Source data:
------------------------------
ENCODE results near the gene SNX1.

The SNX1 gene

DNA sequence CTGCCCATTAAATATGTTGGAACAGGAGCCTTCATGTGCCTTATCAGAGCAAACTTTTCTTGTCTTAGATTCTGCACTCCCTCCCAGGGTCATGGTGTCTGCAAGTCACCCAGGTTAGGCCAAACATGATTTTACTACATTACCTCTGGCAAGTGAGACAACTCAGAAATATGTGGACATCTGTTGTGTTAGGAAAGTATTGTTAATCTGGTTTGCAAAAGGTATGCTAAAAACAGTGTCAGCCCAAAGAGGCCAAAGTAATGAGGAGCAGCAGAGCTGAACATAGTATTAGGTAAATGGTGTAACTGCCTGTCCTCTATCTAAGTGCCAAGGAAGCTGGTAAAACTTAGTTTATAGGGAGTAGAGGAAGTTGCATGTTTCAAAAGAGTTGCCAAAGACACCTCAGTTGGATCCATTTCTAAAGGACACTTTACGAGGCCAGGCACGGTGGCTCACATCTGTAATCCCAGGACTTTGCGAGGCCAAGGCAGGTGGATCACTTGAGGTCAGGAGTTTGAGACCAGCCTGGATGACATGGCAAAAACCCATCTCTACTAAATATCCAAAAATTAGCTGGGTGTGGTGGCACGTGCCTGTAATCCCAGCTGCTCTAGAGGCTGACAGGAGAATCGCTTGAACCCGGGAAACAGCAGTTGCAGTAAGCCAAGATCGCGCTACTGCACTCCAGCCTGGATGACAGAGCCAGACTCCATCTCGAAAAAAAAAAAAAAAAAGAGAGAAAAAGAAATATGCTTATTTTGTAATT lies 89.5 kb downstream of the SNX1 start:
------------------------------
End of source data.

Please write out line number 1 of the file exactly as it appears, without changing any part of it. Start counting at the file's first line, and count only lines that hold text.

ENCODE results near the gene SNX1.